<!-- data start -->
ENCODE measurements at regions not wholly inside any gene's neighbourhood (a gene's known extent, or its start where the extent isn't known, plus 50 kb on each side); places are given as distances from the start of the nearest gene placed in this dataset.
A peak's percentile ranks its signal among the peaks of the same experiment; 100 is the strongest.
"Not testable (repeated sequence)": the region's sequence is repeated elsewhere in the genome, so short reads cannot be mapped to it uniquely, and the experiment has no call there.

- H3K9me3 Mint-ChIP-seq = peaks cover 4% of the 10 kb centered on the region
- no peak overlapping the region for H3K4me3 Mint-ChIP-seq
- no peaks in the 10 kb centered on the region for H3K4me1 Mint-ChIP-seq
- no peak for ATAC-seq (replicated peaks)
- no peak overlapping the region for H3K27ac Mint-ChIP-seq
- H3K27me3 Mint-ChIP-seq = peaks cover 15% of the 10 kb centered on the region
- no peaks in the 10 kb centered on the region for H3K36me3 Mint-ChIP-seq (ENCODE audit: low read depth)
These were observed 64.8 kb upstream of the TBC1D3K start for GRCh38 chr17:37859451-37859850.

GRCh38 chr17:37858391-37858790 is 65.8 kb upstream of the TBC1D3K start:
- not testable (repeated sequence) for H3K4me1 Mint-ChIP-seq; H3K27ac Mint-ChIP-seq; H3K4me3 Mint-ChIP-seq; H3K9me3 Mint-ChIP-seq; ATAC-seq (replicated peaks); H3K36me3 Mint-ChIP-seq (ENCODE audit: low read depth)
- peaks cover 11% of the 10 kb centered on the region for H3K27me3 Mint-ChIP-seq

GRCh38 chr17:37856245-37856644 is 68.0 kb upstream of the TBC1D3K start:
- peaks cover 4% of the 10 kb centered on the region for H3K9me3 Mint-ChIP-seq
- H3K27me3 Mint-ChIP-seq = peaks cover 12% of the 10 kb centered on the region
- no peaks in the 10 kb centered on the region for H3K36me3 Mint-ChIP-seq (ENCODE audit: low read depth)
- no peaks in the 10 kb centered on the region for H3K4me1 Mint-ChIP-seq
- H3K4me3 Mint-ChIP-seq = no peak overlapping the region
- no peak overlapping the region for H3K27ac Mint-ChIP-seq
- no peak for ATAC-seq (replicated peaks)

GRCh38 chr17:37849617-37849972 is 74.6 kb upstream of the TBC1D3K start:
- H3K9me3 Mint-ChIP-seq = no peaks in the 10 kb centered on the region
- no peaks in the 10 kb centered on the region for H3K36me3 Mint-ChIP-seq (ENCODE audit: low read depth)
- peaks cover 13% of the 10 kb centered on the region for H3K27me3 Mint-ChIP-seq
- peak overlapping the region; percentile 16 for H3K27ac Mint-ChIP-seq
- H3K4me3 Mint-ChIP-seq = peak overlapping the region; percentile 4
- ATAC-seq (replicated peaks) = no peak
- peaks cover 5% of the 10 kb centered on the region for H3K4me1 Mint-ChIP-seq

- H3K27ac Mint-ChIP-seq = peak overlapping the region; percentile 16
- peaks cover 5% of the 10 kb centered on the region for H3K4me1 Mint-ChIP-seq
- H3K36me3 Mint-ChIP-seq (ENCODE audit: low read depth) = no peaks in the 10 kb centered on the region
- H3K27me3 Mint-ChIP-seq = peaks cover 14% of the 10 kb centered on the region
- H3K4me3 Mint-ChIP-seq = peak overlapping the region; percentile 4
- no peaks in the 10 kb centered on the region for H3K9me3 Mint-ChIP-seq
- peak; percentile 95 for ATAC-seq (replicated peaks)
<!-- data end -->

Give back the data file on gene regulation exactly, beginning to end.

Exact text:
ENCODE measurements at regions not wholly inside any gene's neighbourhood (a gene's known extent, or its start where the extent isn't known, plus 50 kb on each side); places are given as distances from the start of the nearest gene placed in this dataset.
A peak's percentile ranks its signal among the peaks of the same experiment; 100 is the strongest.
"Not testable (repeated sequence)": the region's sequence is repeated elsewhere in the genome, so short reads cannot be mapped to it uniquely, and the experiment has no call there.

- H3K9me3 Mint-ChIP-seq = peaks cover 4% of the 10 kb centered on the region
- no peak overlapping the region for H3K4me3 Mint-ChIP-seq
- no peaks in the 10 kb centered on the region for H3K4me1 Mint-ChIP-seq
- no peak for ATAC-seq (replicated peaks)
- no peak overlapping the region for H3K27ac Mint-ChIP-seq
- H3K27me3 Mint-ChIP-seq = peaks cover 15% of the 10 kb centered on the region
- no peaks in the 10 kb centered on the region for H3K36me3 Mint-ChIP-seq (ENCODE audit: low read depth)
These were observed 64.8 kb upstream of the TBC1D3K start for GRCh38 chr17:37859451-37859850.

GRCh38 chr17:37858391-37858790 is 65.8 kb upstream of the TBC1D3K start:
- not testable (repeated sequence) for H3K4me1 Mint-ChIP-seq; H3K27ac Mint-ChIP-seq; H3K4me3 Mint-ChIP-seq; H3K9me3 Mint-ChIP-seq; ATAC-seq (replicated peaks); H3K36me3 Mint-ChIP-seq (ENCODE audit: low read depth)
- peaks cover 11% of the 10 kb centered on the region for H3K27me3 Mint-ChIP-seq

GRCh38 chr17:37856245-37856644 is 68.0 kb upstream of the TBC1D3K start:
- peaks cover 4% of the 10 kb centered on the region for H3K9me3 Mint-ChIP-seq
- H3K27me3 Mint-ChIP-seq = peaks cover 12% of the 10 kb centered on the region
- no peaks in the 10 kb centered on the region for H3K36me3 Mint-ChIP-seq (ENCODE audit: low read depth)
- no peaks in the 10 kb centered on the region for H3K4me1 Mint-ChIP-seq
- H3K4me3 Mint-ChIP-seq = no peak overlapping the region
- no peak overlapping the region for H3K27ac Mint-ChIP-seq
- no peak for ATAC-seq (replicated peaks)

GRCh38 chr17:37849617-37849972 is 74.6 kb upstream of the TBC1D3K start:
- H3K9me3 Mint-ChIP-seq = no peaks in the 10 kb centered on the region
- no peaks in the 10 kb centered on the region for H3K36me3 Mint-ChIP-seq (ENCODE audit: low read depth)
- peaks cover 13% of the 10 kb centered on the region for H3K27me3 Mint-ChIP-seq
- peak overlapping the region; percentile 16 for H3K27ac Mint-ChIP-seq
- H3K4me3 Mint-ChIP-seq = peak overlapping the region; percentile 4
- ATAC-seq (replicated peaks) = no peak
- peaks cover 5% of the 10 kb centered on the region for H3K4me1 Mint-ChIP-seq

- H3K27ac Mint-ChIP-seq = peak overlapping the region; percentile 16
- peaks cover 5% of the 10 kb centered on the region for H3K4me1 Mint-ChIP-seq
- H3K36me3 Mint-ChIP-seq (ENCODE audit: low read depth) = no peaks in the 10 kb centered on the region
- H3K27me3 Mint-ChIP-seq = peaks cover 14% of the 10 kb centered on the region
- H3K4me3 Mint-ChIP-seq = peak overlapping the region; percentile 4
- no peaks in the 10 kb centered on the region for H3K9me3 Mint-ChIP-seq
- peak; percentile 95 for ATAC-seq (replicated peaks)